Malan (in the first half of the century) and Treurnicht in the 1960s, 1970s and 1980s ceaselessly propagated the doctrine that the strength of the Afrikaners and of all ethnic groups in South Africa lay in separate cultural, religious and political institutions. Both believed that apartheid would grant each ethnic group the chance to fulfil its own vocation, sovereign in its own sphere of life.

But the flaws in this thinking were all too obvious. Kuyper was concerned with the self-isolation of religious groups on the basis of a specific world view and distinctive beliefs. Malan and Treurnicht favoured statutorily entrenching the groups in South Africa primarily on the basis of race and only secondly on that of culture. In a non-democratic context it became a pretext for freezing the existing inequalities.

When Treurnicht entered politics in 1970 race as a basis for official discrimination had become quite invidious in the Western world. Furthermore, rapid economic growth had made whites and blacks increasingly interdependent and had created the need for an integrated, multi-racial middle class which could legitimise the economic system and inaugurate a new political order.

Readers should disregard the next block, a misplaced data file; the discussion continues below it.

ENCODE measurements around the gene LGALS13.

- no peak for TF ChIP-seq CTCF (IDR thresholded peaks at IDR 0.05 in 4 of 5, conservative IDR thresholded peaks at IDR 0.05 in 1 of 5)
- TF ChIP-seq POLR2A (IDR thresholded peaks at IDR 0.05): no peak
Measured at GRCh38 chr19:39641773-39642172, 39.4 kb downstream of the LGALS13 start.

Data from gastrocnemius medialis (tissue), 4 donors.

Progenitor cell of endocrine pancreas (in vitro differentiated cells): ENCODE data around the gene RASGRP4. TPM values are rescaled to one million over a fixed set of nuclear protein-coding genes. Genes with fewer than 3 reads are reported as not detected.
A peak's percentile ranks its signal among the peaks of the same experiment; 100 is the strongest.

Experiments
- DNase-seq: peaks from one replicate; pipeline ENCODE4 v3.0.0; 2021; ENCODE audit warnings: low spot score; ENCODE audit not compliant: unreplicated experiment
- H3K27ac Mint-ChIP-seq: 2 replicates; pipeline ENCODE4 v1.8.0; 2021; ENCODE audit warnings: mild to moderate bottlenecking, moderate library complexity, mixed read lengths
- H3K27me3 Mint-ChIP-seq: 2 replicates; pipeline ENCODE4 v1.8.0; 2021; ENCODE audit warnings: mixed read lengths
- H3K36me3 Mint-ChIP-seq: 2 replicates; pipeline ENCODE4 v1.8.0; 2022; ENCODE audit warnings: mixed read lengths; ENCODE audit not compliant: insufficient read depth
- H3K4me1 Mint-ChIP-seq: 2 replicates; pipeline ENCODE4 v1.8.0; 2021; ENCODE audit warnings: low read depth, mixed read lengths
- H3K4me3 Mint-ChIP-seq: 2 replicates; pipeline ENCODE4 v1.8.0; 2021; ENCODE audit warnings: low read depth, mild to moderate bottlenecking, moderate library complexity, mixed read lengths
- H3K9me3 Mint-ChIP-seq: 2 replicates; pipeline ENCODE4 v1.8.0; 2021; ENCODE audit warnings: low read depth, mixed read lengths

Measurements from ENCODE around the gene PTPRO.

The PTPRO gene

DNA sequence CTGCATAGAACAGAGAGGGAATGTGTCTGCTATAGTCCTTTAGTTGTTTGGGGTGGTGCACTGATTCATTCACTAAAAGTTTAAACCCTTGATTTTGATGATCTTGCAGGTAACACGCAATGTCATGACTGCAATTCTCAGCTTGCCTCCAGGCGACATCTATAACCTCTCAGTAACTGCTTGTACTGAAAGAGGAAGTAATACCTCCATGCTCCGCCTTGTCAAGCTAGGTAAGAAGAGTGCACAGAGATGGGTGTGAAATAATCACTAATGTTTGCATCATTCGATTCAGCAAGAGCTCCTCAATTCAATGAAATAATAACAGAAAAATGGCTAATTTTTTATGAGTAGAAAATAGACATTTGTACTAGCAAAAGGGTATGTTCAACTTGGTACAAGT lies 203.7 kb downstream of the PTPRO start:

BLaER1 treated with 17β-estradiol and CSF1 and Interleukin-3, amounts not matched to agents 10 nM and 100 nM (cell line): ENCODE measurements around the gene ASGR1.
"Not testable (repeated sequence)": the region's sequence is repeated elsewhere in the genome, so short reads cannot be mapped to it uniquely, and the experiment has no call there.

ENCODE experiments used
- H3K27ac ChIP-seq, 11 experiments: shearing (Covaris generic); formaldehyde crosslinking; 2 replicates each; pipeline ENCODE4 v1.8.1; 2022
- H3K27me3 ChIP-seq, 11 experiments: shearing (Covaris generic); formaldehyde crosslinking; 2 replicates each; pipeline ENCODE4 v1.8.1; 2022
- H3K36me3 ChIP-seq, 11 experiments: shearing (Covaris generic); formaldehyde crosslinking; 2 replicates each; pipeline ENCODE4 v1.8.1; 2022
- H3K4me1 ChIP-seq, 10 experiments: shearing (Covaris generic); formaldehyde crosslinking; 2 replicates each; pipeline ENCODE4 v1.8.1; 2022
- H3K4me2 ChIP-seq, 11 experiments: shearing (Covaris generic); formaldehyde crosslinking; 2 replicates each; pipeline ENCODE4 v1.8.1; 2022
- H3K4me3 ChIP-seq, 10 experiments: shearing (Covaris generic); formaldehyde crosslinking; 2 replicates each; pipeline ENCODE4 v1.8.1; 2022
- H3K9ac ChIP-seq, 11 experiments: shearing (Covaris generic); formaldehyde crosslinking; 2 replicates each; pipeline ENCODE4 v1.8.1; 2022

Treurnicht nevertheless assumed the mantle of a conviction politician, vowing to uphold his bedrock beliefs. In the 1970s and 1980s he became the political leader most closely identified with the opposition to racial integration. Dubbed 'Dr No' by newspapers, he adamantly rejected abandoning apartheid whether it be in politics or playing sport. Failing to recognise the dwindling base of Afrikaner power, he helped to trigger the Soweto uprising of 1976 when, as the responsible deputy minister, he insisted on the use of Afrikaans as a medium of instruction in black schools.